Warren Buffett's rise as the world's most successful investor is the stuff of legend.  Born during the Great Depression in Nebraska, Buffett demonstrated keen business abilities at a young age. By 13, Buffett was dabbling in stocks, working odd jobs, and selling his own horseracing tip sheet. Known as the "Oracle of Omaha," he made his first million soon after he turned 30. His approach to value investing, combined with his influence over the companies he invests in, and utilization of their competitive advantages, has paved the way for Buffett to become one of the most influential businessmen ever. In 2015 Forbes listed Buffett as the third richest person in the world.

Buffett credits his time at Columbia University as being critical to his professional success. After being rejected by the Harvard Business School, Buffett enrolled in graduate studies at Columbia Business School in 1949. He studied economics under legendary Benjamin Graham. Along with his fellow finance professor David Dodd, Graham had developed methods of identifying and buying securities priced well below their true value.

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“I had read this book [Security Analysis] by the two of them, so I wrote them a letter…” Buffett later explained. “I said, ‘Dear Professor Dodd. I thought you guys were dead, but now that I found out that you’re alive and teaching at Columbia, I would really like to come.’”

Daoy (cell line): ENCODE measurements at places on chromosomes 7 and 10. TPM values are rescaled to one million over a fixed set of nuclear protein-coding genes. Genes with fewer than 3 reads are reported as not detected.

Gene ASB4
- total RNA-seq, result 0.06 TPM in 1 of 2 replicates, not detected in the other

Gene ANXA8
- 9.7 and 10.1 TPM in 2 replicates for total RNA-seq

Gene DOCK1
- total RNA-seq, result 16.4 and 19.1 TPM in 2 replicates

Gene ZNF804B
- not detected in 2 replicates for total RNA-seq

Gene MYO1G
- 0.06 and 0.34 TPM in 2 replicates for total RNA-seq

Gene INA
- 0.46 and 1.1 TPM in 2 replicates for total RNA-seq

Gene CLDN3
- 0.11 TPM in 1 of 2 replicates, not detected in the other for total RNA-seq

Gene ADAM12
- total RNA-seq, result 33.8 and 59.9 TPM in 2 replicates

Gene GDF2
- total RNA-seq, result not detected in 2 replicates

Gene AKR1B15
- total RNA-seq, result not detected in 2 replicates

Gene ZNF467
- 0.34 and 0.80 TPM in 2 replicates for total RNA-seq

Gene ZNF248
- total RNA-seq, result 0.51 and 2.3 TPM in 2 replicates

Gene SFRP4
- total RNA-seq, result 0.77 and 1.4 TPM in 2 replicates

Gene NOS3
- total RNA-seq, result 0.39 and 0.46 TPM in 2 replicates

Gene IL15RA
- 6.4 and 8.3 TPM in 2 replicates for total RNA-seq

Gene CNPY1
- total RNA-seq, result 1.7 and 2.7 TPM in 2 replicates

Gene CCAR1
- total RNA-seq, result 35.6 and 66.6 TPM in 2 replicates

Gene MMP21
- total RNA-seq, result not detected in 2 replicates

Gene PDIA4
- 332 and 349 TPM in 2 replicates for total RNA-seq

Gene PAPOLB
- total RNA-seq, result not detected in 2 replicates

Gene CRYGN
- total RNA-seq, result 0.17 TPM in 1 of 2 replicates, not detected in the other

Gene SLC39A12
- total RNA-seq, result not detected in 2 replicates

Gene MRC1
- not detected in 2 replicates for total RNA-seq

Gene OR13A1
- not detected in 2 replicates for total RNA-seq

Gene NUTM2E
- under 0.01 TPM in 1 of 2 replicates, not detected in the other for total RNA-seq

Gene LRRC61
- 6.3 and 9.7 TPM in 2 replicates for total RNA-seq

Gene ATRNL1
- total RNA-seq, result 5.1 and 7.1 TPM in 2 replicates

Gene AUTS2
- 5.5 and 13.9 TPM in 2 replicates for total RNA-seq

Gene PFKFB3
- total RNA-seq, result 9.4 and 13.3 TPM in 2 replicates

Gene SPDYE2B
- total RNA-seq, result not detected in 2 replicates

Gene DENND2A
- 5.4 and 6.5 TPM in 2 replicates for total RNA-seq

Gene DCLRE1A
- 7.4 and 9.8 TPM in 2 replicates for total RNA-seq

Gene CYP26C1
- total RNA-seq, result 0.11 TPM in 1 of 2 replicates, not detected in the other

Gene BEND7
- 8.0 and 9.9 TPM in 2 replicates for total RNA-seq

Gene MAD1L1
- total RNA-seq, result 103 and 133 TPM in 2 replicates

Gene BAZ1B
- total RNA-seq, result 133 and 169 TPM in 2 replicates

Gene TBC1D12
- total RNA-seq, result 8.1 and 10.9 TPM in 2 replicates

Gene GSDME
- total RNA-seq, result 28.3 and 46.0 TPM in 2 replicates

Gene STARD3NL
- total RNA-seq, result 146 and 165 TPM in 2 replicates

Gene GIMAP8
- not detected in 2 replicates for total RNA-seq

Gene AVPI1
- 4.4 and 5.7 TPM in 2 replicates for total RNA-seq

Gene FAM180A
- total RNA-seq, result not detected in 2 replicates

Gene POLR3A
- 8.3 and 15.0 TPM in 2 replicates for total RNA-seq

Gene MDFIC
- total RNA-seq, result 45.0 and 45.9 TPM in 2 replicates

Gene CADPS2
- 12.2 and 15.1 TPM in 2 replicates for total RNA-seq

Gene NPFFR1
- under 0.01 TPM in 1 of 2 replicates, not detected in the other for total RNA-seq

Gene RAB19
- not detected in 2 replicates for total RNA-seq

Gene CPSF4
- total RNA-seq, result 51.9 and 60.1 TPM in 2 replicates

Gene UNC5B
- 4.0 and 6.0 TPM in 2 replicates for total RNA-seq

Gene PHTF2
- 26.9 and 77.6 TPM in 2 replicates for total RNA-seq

Buffett maintains that, next to his father, Graham was the most influential person in his life. Flying through his graduate studies at Columbia, Buffett was the only student ever to earn an A+ in one of Graham's classes. Later, Buffett would make his fortune using the principles of Graham and Dodd's Security Analysis.

Despite his vast wealth, Buffett is known to be a shockingly down-to-earth person who regularly checks in on his alma mater. At least twice so far, he’s returned to Columbia to meet with long-time friend Bill Gates, for a lively discussion about a wide range of topics including philanthropic goals, politics, and the future of investing. During one of these popular chats, Buffett surprised audience members with his rendition of the Columbia fight song “We Own New York.”

Likewise, in 2002 Buffett was the guest speaker during Columbia Business School's seminar on value investing. Later in 2015, in honor of Columbia Business School's Centennial, Buffet returned to sit down with Dean Glenn Hubbard to discuss the past, and future, of the School. When asked about the most important lessons learned in business during the past 100 years, Buffett smiled and immediately replied that, "The best lessons are the ones I learned at Columbia."

Standing on the shoulders of his alma mater, Buffett is known for his visionary abilities. Looking forward, he's already declared that 80 percent of his wealth will be donated to a handful of private charitable foundations. Philanthropic, hard-working, and self-made, the "superinvestor" from Nebraska is widely regarded as the embodiment of the American dream.